A$AP Rocky created “Praise The Lord” while he and Skepta were high on LSD. With his mind no doubt addled from the drug’s psychological effects, the curious mischief of Testing’s most accessible banger was allowed to develop organically. Bearing witness to that studio session might have proved hilarious and insightful in equal measure. The former because the thought of Rocky and Skepta tripping balls in a London Studio is a canon worthy buddy comedy. The latter because of what it reveals about Rocky’s creative process, and thereby Testing as a whole.

The project was, in many ways, victim to the weight of expectations. Those who have followed Rocky since the Clams Casino era can attest to his effortless proficiency, often aligning him with the likes of Kendrick Lamar, Drake, and J. Cole. Yet his track record is far from prolific, with three studio albums in the past six years. The arrival of a new Rocky album felt, at least in theory, monumental. During the roll-out, however, it soon became evident that Testing would be a different venture altogether. There was no surrounding pomp. No antics.

Rocky set his table in the months prior to release, stating “people are scared to test new sounds, so they go with what’s current ’cause it’s the easy thing to do.” There would be no trap beats here. No autotune. Instead, Rocky promised a dive into the depths of his own creativity, with only his instincts playing will-o’-the-wisp. For that reason, Testing arrived imbued with an endearing sense of honesty, even during the project’s more scattershot moments.

A$AP Rocky’s Testing feels like a man wandering the halls of a London jam space. Tape recorder in one hand. Joint in the other. Open door policy.

Consider a selection like Rocky’s admitted favorite “Kids Turned Out Fine.” The simple two chord arpeggio suggests a likely origin story. Somebody, perhaps even Rocky himself, picking up an electric guitar on a whim; a melody, with or without intelligible lyrics, emerged in sequence. Throughout, the skeletal foundation of Testing feels borne from ideas given leeway, yet never tarnished by the dangers of overthinking. Songs have a slightly unfinished air about them, enhanced by the deliberately lo-fi mixing and mastering. Such DIY charm is equal parts blessing and curse.

Unfortunately, it has become a well-worn cliche to describe something as having a “vibe,” particularly in music criticism. To place Testing under the umbrella of “vibe” feels too simple. Yet attempting to wade through the project’s myriad musical directions for some semblance of a thesis statement feels downright Herculean. Testing can occasionally feel like an album constantly unfolding, without ever reaching a crescendo. Like sex without an orgasm; few complain during, but memories of the experience are generally tarnished by the anticlimax. In that regard, Testing is more of a house party makeout mid out-of-body experience.

Questions of A$AP’s artistic limitations inevitably come to mind, especially given his against-the-grain approach to the creative process. Should he abandon all sense of convention, is he compelling enough to rebuild a sturdy foundation? Luckily, the project features enough highs to encourage replay value. “Fukk Sleep” is a quiet contender for song of the year, with a haunting, subdued beat, and a singsong, insomniac hook from Rocky; the end result is not unlike staring at one’s ceiling mid witching hour. The transition into the aforementioned “Praise The Lord” makes for an album highlight, and Skepta’s production once again solidifies the viability of flutes as hip-hop’s integral woodwind. Prior, the hazy menace of “Tony Tone” emerges to foreshadow the album’s general sonic aesthetic; like Radiohead’s “In Limbo,” it seems to derive order from chaos.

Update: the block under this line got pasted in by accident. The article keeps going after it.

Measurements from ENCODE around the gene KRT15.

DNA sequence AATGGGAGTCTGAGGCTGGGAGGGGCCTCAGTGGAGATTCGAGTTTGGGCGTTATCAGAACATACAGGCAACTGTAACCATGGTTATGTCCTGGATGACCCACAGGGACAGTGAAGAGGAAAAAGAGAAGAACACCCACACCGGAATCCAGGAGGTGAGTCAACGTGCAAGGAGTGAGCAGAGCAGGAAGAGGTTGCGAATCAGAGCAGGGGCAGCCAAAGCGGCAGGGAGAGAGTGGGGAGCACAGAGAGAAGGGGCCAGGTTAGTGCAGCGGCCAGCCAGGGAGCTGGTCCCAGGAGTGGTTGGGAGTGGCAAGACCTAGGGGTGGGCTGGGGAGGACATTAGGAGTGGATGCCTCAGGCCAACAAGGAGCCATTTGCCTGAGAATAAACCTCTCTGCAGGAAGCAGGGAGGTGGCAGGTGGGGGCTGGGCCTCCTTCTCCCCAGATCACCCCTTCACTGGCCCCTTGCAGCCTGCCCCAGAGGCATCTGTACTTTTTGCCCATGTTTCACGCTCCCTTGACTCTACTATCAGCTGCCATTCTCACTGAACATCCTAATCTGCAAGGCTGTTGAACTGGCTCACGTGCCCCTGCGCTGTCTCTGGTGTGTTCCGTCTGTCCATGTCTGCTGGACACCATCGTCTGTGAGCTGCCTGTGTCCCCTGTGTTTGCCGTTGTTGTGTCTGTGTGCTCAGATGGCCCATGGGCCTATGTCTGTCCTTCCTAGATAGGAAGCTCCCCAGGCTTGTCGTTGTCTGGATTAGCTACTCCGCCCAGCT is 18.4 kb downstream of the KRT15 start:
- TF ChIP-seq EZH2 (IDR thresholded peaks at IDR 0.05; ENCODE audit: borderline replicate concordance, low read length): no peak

On that note, Testing feels more in line with Radiohead’s Kid A, and by association, Danny Brown’s Atrocity Exhibition than it does with the average hip-hop release. When trap drums are present on tracks like “Buck Shots,” they’re often paired with unresolved chord progressions or unconventional instrumentation. You’re more likely to hear an acoustic guitar than you are a minor key synth progression. Album closer “Purity” evokes images of beach-side campfires, until the heartbreaking conclusion, where Rocky opens up about his sister's tragic death. Similarly, the evolving musical landscape of “Changes” provides a malleable canvas for Rocky’s most intricately penned bout of development thus far.

Of course, not every test is meant for success. While Rocky’s missteps are seldom offensive, they tend to feel forgettable. The album’s middle section in particular can occasionally seem lost in translation; a “you had to be there” moment after an enthused retelling of an anecdote. Rocky is an accomplished lyricist, capable of evoking much with little. The problem is, his words can occasionally play the role of an additional instrument; as such, songs aren’t always built around them, and Rocky’s presence is thereby diminished.

It’s strange. The album ultimately feels ambitious, but only through its utter lack of ambition. But what is the driving motivation? It’s nothing like John Cage’s “4’33,” in which the art piece is a message in itself. Quite the opposite. Everything about Rocky’s debonair demeanor screams effortless. He doesn’t seem like the type to construct an album with a preconceived set of constraints for the sole purpose of making a statement. Perhaps Testing’s aesthetic speaks to a man detached from expectation, looking almost exclusively inward; the crown and those who seek it are no longer any concern. That’s not to say he’s tired of music. He simply came to terms with his process. Take it or leave it.